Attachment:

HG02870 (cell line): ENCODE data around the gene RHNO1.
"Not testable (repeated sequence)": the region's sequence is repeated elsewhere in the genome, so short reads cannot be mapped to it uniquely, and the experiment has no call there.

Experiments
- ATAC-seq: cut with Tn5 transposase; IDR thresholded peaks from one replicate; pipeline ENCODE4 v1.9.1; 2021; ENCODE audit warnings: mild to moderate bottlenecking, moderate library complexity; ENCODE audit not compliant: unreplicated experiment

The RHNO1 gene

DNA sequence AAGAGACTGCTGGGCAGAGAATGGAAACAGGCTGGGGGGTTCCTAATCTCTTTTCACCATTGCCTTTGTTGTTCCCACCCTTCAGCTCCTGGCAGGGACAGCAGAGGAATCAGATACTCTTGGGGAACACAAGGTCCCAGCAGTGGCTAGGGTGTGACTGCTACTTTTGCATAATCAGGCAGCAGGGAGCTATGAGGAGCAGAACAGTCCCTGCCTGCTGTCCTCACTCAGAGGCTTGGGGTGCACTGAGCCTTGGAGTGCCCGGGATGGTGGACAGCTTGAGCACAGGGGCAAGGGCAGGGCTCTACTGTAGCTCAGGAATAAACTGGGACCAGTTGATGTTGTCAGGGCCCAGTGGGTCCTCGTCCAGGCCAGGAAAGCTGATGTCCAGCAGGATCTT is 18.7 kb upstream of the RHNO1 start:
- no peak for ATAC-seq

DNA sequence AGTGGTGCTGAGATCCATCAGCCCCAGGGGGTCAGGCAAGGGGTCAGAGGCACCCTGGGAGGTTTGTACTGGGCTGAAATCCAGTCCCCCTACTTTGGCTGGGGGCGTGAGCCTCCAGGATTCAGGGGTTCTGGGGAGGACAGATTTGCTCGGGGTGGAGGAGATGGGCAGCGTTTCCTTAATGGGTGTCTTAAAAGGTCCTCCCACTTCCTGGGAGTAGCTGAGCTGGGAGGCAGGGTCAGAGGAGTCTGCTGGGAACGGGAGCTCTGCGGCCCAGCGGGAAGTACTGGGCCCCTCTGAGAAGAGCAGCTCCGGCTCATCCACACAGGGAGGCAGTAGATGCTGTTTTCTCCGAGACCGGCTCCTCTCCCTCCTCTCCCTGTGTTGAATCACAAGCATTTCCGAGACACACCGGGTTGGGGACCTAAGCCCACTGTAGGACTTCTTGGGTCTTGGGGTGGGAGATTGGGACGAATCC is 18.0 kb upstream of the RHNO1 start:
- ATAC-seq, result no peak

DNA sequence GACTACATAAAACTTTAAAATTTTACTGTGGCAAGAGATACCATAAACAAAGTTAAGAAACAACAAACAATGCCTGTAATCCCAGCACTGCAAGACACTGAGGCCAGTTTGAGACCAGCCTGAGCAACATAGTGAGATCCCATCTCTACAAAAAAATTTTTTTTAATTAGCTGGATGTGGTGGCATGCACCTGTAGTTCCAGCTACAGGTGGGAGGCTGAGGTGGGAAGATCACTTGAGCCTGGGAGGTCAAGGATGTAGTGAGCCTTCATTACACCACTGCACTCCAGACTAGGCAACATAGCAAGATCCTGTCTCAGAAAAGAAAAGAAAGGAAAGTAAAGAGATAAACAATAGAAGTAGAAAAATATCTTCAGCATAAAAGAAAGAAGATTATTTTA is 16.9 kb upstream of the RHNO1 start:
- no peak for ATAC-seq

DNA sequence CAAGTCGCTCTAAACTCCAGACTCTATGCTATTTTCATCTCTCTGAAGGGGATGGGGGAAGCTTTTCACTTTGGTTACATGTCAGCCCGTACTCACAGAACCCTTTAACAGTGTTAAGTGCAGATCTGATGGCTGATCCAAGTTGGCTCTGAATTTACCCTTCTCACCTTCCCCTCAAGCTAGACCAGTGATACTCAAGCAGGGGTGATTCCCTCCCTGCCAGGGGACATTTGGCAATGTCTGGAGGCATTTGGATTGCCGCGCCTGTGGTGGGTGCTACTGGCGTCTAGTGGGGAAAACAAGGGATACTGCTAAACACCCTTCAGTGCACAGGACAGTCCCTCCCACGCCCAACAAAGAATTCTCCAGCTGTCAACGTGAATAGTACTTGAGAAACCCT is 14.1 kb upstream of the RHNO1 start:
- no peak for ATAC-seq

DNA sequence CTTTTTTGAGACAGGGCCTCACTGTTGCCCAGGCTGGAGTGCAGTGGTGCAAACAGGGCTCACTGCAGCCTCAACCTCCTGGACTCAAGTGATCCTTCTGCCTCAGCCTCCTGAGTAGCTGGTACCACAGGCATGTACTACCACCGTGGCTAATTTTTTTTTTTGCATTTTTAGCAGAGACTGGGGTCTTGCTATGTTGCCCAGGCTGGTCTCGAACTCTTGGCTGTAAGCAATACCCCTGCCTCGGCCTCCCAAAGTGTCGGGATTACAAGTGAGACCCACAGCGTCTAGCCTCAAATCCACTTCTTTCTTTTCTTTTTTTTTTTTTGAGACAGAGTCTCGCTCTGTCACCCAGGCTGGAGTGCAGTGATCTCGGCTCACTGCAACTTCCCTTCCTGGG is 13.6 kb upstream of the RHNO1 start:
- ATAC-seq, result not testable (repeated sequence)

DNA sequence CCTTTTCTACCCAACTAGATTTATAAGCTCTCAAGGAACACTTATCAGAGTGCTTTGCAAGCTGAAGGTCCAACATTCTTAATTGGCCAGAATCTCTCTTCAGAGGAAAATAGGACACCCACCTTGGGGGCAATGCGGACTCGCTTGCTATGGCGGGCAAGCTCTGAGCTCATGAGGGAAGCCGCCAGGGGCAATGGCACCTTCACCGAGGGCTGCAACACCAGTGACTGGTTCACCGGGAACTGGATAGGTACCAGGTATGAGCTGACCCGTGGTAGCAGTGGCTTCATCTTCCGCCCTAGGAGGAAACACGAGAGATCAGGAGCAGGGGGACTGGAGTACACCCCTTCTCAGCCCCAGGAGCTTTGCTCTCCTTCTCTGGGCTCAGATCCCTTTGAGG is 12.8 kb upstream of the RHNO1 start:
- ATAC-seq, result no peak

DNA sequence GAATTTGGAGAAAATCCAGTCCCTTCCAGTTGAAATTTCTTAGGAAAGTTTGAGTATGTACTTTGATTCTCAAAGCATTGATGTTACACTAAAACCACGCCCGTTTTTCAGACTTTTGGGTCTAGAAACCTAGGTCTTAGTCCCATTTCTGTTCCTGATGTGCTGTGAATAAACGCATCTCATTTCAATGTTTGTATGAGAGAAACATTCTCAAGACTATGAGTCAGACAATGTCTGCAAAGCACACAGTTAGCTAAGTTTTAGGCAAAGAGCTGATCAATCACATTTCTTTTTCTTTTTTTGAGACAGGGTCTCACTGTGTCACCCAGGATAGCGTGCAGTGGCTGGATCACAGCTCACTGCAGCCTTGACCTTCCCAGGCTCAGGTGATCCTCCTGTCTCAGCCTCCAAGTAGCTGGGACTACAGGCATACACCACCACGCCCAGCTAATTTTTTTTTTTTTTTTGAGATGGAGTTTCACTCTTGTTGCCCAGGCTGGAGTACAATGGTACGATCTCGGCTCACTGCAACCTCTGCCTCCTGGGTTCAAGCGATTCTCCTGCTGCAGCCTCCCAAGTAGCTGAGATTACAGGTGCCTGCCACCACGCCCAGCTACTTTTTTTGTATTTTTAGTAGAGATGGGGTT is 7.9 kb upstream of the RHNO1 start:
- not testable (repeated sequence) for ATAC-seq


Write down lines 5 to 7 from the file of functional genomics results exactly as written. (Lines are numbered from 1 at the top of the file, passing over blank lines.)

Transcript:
The RHNO1 gene

DNA sequence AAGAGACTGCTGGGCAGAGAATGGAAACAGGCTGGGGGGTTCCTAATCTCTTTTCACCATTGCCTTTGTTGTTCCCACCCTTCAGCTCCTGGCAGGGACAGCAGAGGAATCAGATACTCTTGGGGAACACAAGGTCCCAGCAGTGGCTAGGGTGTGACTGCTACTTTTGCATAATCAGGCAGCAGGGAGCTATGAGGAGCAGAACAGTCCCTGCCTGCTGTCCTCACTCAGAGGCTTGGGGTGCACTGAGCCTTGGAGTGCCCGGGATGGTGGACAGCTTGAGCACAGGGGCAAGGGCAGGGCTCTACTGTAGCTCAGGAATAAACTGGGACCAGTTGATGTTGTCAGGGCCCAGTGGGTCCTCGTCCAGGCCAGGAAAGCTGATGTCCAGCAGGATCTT is 18.7 kb upstream of the RHNO1 start:
- no peak for ATAC-seq